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Total costs
Project type
EIT urban mobility project
Funding programme
EIT Urban Mobility
Smart City Theme


FlexCurb is a set of application programme interfaces (APIs) that allow creation of a digital inventory of a city’s curb regulations, so they can visualise and analyse the patterns of curb allocation and use, as well as to adapt and communicate curb regulations.

The challenge

Cities curbs, being the interface between roads and sidewalks, are more contested than ever due to the growth of urban logistics, active mobility, and new mobility.

Despite the growing relevance of curb space in cities, public administrations often lack the capacity to respond to these competing needs, and struggle to identify how to best regulate their curbs to improve logistics, mobility, and congestion. Factors contributing to this situation includes:

  • Fragmented or inexistent understanding of curb assets and regulations.
  • Missing global picture of who and when is the curb most and least used.
  • Cities have limited resources to analyze and disseminate knowledge of the curbs and their regulations.
  • Unable to identify gaps or inconsistencies in curb allocation.
  • Unable to effectively communicate regulations for specific use cases.

The solution

FlexCurb Planning; is a web-based platform for city managers and officials that offers a consolidated and accessible inventory of the curb zones and their regulations. The platform reveals patterns of curb allocation for different users, with a special focus on Loading zones, bike and handicap spaces, and general parking. Using the platform, city decision makers better understand the gaps and inconsistencies of the current supply of parking spaces and the effectiveness of dynamic uses of the curb. The insights provided by the platform inform city managers on where and how to make interventions to better allocate the needs of curb users.

The FlexCurb Planning platform’s features include:

  • Map visualisations of curb assets, which reveal in detail the features and regulations of each curb zone and space. Advanced visualizations also reveal the coverage, distribution, and density of each type of curb space, revealing areas of under- and over-supply of each type of curb and parking space.
  • Advanced map filtering, to tailor your analysis to specific zones of interest and combinations of curb types.
  • Analytics dashboard, provides intuitive key metrics on the curb allocation and its regulations that enrich the analysis of the curb supply.
  • Comparison tool, which expands the capabilities of the analytics dashboard, allows comparison between different areas within the city, or even with other cities.
  • Expansion plugins, which help enrich analysis by through custom data layers.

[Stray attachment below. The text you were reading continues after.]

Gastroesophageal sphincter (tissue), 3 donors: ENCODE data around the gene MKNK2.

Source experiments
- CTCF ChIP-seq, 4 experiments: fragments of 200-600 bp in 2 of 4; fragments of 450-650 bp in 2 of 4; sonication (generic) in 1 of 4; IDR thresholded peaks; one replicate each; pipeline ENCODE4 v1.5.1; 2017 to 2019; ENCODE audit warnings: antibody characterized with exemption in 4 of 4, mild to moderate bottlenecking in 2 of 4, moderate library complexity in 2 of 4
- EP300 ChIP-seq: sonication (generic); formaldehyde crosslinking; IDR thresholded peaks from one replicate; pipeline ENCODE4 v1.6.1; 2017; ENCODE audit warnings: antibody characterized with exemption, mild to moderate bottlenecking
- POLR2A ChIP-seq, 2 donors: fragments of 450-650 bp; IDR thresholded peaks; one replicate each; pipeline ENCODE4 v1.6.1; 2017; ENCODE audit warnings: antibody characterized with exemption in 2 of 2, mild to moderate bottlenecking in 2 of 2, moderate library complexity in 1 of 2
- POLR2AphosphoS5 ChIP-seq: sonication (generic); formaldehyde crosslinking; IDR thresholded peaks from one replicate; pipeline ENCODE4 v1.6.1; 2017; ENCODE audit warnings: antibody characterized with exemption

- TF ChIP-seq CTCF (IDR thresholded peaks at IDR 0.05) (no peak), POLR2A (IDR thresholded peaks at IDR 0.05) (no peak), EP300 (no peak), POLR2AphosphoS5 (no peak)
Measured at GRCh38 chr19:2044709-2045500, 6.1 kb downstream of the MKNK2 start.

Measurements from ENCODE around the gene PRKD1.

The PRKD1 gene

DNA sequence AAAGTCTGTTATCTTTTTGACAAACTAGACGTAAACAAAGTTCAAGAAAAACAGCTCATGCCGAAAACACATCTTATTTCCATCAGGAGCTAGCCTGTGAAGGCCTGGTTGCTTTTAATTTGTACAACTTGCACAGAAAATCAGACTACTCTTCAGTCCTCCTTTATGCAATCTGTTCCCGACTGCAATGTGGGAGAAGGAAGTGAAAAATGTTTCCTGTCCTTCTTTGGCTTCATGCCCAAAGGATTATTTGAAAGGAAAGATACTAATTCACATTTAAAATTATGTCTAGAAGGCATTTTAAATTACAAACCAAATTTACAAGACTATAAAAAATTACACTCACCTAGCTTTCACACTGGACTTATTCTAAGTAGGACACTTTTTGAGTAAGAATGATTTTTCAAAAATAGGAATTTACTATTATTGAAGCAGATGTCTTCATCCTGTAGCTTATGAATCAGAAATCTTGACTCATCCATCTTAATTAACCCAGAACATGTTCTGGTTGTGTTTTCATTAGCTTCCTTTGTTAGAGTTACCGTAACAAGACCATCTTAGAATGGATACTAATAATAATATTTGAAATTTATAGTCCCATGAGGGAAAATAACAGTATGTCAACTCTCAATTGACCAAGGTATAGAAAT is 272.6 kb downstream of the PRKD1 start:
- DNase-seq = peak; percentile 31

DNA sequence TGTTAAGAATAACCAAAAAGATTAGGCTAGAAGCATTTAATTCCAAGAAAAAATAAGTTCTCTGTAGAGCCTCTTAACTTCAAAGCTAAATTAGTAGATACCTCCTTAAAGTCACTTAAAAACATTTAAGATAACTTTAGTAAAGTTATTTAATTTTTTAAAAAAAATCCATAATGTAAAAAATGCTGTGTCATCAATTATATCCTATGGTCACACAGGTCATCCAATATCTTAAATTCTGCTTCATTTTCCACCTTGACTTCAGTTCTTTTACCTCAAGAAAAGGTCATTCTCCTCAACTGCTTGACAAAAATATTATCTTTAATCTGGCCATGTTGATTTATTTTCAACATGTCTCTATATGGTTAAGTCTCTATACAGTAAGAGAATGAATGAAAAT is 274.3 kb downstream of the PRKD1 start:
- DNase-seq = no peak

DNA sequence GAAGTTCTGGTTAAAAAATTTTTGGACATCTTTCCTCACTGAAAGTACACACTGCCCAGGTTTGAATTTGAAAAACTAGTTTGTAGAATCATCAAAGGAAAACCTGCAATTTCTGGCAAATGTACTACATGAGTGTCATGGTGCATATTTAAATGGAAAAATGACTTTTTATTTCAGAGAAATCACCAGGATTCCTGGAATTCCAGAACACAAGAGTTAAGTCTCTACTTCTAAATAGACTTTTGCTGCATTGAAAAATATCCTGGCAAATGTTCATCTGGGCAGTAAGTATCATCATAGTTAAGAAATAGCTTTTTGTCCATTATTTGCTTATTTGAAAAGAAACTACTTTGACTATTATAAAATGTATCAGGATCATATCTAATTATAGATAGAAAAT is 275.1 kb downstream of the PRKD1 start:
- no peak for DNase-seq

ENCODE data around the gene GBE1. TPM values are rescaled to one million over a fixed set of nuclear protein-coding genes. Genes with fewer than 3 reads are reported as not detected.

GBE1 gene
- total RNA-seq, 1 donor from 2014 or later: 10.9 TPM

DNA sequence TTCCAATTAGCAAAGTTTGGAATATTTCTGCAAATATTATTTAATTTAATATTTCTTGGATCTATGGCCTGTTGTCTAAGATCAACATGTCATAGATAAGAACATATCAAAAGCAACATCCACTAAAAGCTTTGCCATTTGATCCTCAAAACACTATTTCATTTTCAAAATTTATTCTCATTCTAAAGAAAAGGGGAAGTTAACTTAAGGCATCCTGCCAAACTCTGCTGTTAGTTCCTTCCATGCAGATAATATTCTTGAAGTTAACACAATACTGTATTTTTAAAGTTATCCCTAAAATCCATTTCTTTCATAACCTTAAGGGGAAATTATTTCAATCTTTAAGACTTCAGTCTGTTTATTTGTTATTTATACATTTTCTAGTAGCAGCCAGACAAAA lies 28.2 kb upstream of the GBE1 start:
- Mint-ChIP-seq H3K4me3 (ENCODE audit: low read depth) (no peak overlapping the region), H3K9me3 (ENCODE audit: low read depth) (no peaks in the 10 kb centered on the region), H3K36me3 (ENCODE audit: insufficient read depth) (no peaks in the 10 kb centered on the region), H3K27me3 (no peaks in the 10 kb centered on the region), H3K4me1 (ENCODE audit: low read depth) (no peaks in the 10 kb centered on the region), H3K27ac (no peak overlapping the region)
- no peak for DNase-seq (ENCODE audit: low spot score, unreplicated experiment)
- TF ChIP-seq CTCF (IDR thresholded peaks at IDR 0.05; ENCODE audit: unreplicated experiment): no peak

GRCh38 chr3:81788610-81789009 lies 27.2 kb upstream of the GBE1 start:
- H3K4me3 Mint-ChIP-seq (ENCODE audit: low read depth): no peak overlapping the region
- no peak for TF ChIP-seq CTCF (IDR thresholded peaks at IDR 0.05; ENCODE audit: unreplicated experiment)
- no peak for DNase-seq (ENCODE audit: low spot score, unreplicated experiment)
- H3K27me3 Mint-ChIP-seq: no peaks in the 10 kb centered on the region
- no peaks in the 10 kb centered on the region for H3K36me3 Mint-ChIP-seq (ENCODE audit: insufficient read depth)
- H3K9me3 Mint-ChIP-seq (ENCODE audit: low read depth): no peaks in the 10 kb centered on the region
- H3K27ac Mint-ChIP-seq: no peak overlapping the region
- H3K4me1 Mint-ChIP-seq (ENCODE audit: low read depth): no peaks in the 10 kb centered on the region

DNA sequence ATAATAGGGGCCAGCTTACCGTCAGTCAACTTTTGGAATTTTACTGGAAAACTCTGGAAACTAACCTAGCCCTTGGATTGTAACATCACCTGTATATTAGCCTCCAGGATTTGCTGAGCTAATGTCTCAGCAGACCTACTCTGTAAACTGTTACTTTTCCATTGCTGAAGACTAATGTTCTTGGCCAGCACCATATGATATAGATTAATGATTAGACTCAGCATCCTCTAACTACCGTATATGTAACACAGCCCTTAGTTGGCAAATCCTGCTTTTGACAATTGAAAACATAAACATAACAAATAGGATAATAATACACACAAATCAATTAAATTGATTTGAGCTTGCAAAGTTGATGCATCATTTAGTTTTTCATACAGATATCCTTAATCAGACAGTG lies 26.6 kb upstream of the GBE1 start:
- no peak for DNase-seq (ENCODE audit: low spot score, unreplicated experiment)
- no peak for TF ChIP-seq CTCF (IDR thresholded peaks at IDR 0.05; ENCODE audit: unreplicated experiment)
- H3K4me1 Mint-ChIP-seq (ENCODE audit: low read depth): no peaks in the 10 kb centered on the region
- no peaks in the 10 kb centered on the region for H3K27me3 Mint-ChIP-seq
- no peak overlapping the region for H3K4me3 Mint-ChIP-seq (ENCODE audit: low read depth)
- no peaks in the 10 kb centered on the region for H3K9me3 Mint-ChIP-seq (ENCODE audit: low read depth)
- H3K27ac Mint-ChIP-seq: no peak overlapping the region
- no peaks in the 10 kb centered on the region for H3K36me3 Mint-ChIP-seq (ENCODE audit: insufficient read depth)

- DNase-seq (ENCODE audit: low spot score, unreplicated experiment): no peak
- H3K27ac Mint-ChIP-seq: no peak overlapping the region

The deployment of the FlexCurb Planning platform helped Leuven accelerate their efforts to improving urban freight by facilitating better access to small vans for loading and unloading operations. Some early achievements include:

  • Standardized digitization of 30,948 curbside places, covering 385,402 m2 of public space, which enabled evaluation of 263 light freight curb spaces to align with Leuven's SULP.
  • Improved relationships and collaborations with the local logistics industry.
  • Accelerated the achievement of their sustainable mobility plans, identifying the areas with highest chance of curb and parking reconfigurations, including those areas that would benefit the most by adding dedicated bike parking spaces.
  • Advanced vision of flexible use of the curb, by locating areas with potential mixed parking, such as mixed private cars/urban freight, and bikes/urban freight.
  • Empowered multiple departments within the city organization to better manage the existing curb space. The platform supported access to parking spaces that best match users' unique needs, based on the type and size of the vehicles, date and time of usage, etc.
  • The conclusions gathered from the use of the platform generated evidence to shift the political and convince the public of the benefits of the planned improvements to the curb and public space.

For all the cities in the project, 150,058 curbside places were digitized (1.55 km2 of public space), of which 2,259 loading zones were analyzed to improve city logistics.

Lessons learnt

  • Identification of strategic goals and objectives. Having defined clear objectives according to strategic plans helped focus curb improvement efforts. Leuven targeted their analyses to The most critical aspects of The curb, which in their case was The improvement of logistics and mobility efficiency through better Loading Zones regulations.
  • Empowering non-technical city officials: by Having easy access to The digital curb inventory in a web-based platform, decision makers could confidently find more options for curb improvements and interventions, including changes at city and district wide level, but also at hyper-local level, targeting specific Loading Zones, their size, and accessibility regulations.
  • Active engagement with private stakeholders. Building a collaborative relationship with local logisticians and freight related companies, helped better prioritize The infrastructure and regulatory interventions that were needed. as part of this process, surveys, workshops, and ride-alongs were conducted, which complemented Leuven’s understanding of their curb and logistics related challenges.

Stakeholders involved